Reference : Impressions that last: representing the meaningful museum experience
Scientific journals : Article
Social & behavioral sciences, psychology : Multidisciplinary, general & others
Computational Sciences
http://hdl.handle.net/10993/51153
Impressions that last: representing the meaningful museum experience
English
Morse, Christopher mailto [University of Luxembourg > Faculty of Humanities, Education and Social Sciences (FHSE) > Department of Behavioural and Cognitive Sciences (DBCS) >]
Niess, Jasmin mailto [University of Luxembourg > Faculty of Language and Literature, Humanities, Arts and Education (FLSHASE) > Education, Culture, Cognition and Society (ECCS) >]
Bongard, Kerstin mailto [University of Luxembourg > Faculty of Humanities, Education and Social Sciences (FHSE) > Department of Behavioural and Cognitive Sciences (DBCS) >]
Rivas, Salvador mailto [University of Luxembourg > Faculty of Humanities, Education and Social Sciences (FHSE) > LUCET >]
Lallemand, Carine mailto [University of Luxembourg > Faculty of Humanities, Education and Social Sciences (FHSE) > Department of Behavioural and Cognitive Sciences (DBCS) >]
Koenig, Vincent mailto [University of Luxembourg > Faculty of Humanities, Education and Social Sciences (FHSE) > Department of Behavioural and Cognitive Sciences (DBCS) >]
26-Apr-2022
Behaviour and Information Technology
Taylor & Francis Group
Yes
International
[en] meaningful interaction ; museum experience design ; meaning-making ; meaning
[en] Research in human–computer interaction (HCI) has identified meaning as an important, yet poorly understood concept in interaction design contexts. Central to this development is the increasing emphasis on designing products and technologies that promote leisure, personal fulfillment, and well-being. As spaces of profound historical significance and societal value, museums offer a unique perspective on how people construct meaning during their interactions in museum spaces and with collections, which may help to deepen notions of the content of meaningful interaction and support innovative design for cultural heritage contexts. The present work reports on the results of two studies that investigate meaning-making in museums. The first is an experience narrative study (N = 32) that analyzed 175 memorable museum visits, resulting in the establishment of 23 triggers that inform meaningful interaction in museums. A second study (N = 354) validated the comprehensiveness and generalisability of the triggers by asking participants to apply them to their own memorable museum experiences. We conclude with a framework of meaning in museums featuring the 23 triggers and two descriptive categories of temporality and scope. Our findings contribute to meaning research in HCI for museums through an articulation of the content of meaning-making in the cultural sector.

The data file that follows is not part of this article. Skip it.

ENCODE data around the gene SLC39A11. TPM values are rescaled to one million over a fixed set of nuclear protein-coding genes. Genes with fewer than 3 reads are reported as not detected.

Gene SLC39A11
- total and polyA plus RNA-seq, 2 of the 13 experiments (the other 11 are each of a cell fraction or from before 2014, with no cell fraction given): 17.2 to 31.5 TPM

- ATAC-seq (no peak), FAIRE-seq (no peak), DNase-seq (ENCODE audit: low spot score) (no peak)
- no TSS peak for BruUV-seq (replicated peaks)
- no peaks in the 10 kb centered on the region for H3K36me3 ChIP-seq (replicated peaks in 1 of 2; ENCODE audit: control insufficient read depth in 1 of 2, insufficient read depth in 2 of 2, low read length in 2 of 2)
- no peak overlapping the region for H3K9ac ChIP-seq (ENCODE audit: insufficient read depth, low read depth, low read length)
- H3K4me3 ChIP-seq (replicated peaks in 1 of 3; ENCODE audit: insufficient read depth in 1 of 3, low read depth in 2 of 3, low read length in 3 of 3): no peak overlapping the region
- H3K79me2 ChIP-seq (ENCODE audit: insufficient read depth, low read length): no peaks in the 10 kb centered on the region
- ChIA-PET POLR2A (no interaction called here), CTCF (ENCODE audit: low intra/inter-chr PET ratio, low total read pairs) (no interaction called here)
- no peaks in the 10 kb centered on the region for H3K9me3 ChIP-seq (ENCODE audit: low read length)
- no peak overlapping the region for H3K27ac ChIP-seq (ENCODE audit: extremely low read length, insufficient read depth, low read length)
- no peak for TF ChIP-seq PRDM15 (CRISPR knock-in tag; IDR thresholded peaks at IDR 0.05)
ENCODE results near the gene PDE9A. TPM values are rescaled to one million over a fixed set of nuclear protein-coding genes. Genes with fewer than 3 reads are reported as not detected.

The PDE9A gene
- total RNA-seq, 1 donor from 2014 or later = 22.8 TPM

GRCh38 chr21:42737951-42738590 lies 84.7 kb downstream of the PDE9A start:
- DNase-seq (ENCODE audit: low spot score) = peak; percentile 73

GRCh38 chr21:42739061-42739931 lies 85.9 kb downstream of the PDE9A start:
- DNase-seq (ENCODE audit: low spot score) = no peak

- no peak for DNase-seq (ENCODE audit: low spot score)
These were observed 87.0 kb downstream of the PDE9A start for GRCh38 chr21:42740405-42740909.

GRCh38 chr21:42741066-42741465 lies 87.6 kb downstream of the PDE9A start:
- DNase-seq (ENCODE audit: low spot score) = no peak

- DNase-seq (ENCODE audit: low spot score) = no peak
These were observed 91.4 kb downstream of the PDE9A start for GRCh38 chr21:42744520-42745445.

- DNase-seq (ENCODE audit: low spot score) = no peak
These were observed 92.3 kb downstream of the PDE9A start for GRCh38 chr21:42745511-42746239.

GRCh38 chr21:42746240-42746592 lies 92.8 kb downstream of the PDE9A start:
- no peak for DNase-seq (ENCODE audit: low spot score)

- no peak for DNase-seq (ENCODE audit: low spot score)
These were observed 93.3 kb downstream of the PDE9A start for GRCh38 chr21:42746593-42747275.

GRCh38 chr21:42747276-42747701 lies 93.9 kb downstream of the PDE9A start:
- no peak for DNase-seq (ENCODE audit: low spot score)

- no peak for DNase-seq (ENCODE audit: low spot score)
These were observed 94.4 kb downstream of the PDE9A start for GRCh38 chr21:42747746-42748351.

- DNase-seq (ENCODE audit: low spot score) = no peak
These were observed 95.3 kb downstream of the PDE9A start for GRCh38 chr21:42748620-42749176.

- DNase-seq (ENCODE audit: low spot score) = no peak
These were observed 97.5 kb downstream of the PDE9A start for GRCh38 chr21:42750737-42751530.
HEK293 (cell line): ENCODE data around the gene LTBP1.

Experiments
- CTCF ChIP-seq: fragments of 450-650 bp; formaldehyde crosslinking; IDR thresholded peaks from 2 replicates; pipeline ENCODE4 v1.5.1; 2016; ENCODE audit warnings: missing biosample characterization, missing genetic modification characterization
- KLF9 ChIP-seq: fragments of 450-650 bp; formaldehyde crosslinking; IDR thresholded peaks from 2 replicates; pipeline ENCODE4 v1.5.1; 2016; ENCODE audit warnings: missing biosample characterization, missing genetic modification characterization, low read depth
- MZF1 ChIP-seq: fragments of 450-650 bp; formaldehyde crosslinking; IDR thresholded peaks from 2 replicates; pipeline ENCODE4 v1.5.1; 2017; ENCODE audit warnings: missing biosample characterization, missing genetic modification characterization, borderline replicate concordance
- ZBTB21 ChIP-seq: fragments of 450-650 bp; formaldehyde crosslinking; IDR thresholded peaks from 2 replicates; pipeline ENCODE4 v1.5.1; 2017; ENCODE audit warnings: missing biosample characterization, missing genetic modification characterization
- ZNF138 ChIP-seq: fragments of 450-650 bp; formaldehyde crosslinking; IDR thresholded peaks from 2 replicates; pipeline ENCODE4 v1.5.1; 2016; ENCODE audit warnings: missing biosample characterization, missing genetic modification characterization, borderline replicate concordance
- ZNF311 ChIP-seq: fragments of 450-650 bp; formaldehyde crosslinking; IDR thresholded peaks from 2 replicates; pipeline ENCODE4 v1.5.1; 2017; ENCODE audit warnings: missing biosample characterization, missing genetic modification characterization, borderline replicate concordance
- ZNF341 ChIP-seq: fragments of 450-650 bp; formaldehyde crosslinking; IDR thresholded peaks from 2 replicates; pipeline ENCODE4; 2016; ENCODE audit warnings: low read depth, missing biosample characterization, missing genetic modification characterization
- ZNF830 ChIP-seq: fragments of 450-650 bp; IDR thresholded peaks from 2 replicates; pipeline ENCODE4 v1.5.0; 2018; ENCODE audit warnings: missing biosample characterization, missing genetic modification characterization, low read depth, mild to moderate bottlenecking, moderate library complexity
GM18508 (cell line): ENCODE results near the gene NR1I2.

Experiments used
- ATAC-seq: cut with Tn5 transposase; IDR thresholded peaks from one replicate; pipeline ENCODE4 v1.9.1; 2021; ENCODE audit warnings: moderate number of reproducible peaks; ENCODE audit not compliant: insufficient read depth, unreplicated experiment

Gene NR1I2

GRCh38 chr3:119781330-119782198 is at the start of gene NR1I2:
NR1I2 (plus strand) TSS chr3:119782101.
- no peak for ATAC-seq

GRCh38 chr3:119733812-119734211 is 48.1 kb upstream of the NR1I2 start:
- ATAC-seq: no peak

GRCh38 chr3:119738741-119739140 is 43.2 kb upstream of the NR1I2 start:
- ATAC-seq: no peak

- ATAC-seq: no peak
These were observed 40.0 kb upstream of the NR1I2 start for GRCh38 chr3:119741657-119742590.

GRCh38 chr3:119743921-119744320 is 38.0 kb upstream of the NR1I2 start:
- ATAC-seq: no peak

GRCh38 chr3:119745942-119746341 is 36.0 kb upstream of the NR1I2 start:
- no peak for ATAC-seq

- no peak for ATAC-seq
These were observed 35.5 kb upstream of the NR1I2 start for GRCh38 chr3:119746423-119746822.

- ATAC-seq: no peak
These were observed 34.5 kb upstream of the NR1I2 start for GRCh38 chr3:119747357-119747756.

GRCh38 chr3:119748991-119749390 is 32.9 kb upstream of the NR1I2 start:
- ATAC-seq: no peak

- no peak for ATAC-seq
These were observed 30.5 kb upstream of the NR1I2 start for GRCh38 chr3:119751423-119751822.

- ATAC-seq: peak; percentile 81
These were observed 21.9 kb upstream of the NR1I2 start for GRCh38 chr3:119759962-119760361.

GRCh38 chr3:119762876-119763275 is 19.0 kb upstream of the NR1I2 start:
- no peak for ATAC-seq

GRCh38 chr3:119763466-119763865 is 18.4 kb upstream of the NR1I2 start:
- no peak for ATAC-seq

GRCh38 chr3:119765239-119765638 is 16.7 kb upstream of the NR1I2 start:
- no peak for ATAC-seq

http://hdl.handle.net/10993/51153
10.1080/0144929X.2022.2061375
This is an Open Access article distributed under the terms of the Creative Commons Attribution-NonCommercial-NoDerivatives License (http://creativecommons.org/licenses/by-nc-nd/4.0/), which permits non-commercial re-use, distribution, and reproduction in any medium, provided the original work is properly cited, and is not altered, transformed, or built upon in any way.

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